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Document 02003L0109-20110520

Non-EU nationals — rules for long-term residence

Non-EU nationals — rules for long-term residence



Directive 2003/109/EC — status of non-EU nationals who are long-term residents


  • It sets out the terms and conditions for granting — and withdrawing — long-term residence status to non-European Union citizens (third-country nationals*) living legally in a European Union (EU) country for at least 5 years.
  • It determines their rights and the areas where they enjoy equal treatment with EU citizens.
  • It spells out the conditions which apply if they wish to move to another EU country.


  • To obtain long-term resident status, non-EU citizens must have lived legally and continuously in an EU country for 5 years.
  • Absences of less than 6 consecutive months and no more than 10 months over the whole period are permitted when calculating the 5 years.
  • Non-EU nationals must prove they have stable and regular economic resources to support themselves and their family and have sickness insurance.
  • National authorities must give a decision on applications, accompanied by the relevant documentation, within 6 months of receiving them.
  • Authorities may refuse to grant resident status for reasons of public policy or public security, but not for economic reasons.
  • Successful applicants are given a residence permit that is valid for at least 5 years and is automatically renewable.
  • Long-term residents may lose that status if they:
    • acquired it by fraud;
    • are issued with an expulsion order because they are considered a serious threat to public policy or security; or
    • leave the EU for 12 consecutive months.
  • Long-term residents enjoy equal treatment with the country’s nationals in areas such as employment, education, social security, taxation and freedom of association. However, in certain cases, EU countries may restrict this equal treatment.
  • Long-term residents may move to live, work or study in another EU country for more than 3 months, provided they satisfy certain conditions. They may be accompanied by their family members.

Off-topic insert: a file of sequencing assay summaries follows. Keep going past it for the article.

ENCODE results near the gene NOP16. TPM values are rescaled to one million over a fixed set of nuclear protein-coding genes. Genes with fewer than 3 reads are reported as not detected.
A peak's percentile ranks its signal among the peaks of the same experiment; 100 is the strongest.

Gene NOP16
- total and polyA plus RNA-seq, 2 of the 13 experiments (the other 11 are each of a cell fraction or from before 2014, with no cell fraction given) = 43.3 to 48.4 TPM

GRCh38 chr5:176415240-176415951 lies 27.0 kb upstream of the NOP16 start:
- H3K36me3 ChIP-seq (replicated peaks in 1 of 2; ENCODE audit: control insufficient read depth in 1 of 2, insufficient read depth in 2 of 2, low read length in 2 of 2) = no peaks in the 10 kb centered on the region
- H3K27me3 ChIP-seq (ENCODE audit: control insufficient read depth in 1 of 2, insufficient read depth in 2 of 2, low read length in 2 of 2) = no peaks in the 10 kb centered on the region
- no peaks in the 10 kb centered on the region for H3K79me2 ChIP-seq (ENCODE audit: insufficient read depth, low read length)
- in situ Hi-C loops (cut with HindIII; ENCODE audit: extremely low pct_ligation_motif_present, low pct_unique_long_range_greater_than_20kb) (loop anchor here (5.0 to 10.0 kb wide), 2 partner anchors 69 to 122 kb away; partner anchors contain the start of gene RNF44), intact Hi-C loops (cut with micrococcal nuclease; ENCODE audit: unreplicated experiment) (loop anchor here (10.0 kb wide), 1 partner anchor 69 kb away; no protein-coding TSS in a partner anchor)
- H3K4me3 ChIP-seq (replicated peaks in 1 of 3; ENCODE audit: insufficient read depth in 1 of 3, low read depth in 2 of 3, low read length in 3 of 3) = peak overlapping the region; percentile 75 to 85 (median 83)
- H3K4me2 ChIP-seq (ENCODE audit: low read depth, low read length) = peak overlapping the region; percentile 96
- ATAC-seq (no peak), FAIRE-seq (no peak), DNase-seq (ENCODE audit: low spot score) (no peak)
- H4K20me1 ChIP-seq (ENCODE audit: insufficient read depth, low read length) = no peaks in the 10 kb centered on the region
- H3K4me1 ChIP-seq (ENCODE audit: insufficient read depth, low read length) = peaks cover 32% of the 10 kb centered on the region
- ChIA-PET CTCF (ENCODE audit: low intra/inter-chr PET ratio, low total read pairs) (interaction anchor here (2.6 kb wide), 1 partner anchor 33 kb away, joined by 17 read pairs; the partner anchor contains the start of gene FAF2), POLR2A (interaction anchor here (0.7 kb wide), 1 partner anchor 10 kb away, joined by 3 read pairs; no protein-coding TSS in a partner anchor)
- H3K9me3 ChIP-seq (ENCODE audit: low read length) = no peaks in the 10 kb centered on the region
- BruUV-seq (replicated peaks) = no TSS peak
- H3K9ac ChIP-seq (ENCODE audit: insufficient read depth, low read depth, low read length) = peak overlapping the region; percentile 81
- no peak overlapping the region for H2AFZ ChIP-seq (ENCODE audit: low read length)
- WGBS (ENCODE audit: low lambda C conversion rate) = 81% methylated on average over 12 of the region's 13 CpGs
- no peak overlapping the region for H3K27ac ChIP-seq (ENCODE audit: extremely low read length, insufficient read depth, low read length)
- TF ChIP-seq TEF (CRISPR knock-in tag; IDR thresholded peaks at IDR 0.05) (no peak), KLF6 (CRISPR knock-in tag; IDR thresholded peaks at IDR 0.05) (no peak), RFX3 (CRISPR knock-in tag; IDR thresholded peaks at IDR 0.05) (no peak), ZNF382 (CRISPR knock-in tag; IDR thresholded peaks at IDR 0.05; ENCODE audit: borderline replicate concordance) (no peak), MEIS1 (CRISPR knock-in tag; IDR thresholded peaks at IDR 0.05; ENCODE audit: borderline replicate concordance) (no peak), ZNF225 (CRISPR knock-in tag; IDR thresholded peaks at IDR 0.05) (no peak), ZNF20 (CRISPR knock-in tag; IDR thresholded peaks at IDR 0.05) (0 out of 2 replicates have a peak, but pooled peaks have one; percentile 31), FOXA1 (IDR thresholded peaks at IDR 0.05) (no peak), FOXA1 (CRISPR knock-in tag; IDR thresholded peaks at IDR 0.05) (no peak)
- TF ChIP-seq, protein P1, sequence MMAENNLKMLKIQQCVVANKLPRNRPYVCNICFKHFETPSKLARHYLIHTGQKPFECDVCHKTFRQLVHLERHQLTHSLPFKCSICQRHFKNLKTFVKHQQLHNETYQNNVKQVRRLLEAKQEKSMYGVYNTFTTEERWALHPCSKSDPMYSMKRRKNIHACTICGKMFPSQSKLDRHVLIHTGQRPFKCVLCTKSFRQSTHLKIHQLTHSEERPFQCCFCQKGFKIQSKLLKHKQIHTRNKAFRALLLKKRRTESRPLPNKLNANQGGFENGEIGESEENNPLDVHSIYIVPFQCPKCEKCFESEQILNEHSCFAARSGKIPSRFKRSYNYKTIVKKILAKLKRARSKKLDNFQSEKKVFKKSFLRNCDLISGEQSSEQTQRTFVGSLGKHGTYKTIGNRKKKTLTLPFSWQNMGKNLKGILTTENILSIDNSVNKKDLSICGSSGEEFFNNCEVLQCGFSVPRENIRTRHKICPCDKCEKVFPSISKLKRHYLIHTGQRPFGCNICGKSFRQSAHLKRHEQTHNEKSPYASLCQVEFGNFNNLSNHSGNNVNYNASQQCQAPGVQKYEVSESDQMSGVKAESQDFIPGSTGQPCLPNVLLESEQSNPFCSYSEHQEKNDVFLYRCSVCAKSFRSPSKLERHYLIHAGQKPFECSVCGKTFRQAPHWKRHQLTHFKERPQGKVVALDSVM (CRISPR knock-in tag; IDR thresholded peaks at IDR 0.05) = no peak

• National contact points exist to send and receive the relevant information between EU countries.
  • The legislation does not apply to certain categories of non-EU nationals, such as students or those working temporarily as au pairs or seasonal workers.

The legislation does not apply in the UK (1), Ireland or Denmark which have special arrangements for immigration and asylum policy.

In 2011, the directive was amended to cover non-EU citizens, such as refugees or the stateless, who enjoy international protection.


It has applied since 23 January 2004. EU countries had to incorporate it into national law by 23 January 2006.


For more information, see:


Third-country national: anyone who is not a citizen of an EU country.


Council Directive 2003/109/EC of 25 November 2003 concerning the status of third-country nationals who are long-term residents (OJ L 16, 23.1.2004, pp. 44–53)

Successive amendments and corrections to Directive 2003/109/EC have been incorporated into the basic text. This consolidated version is of documentary value only.


Council Directive 2004/114/EC of 13 December 2004 on the conditions of admission of third-country nationals for the purposes of studies, pupil exchange, unremunerated training or voluntary service (OJ L 375, 23.12.2004, pp. 12–18)

Directive (EU) 2016/801 of the European Parliament and of the Council of 11 May 2016 on the conditions of entry and residence of third-country nationals for the purposes of research, studies, training, voluntary service, pupil exchange schemes or educational projects and au pairing (OJ L 132, 21.5.2016, pp. 21–57)

last update 04.05.2020

(1) The United Kingdom withdraws from the European Union and becomes a third country (non-EU country) as of 1 February 2020.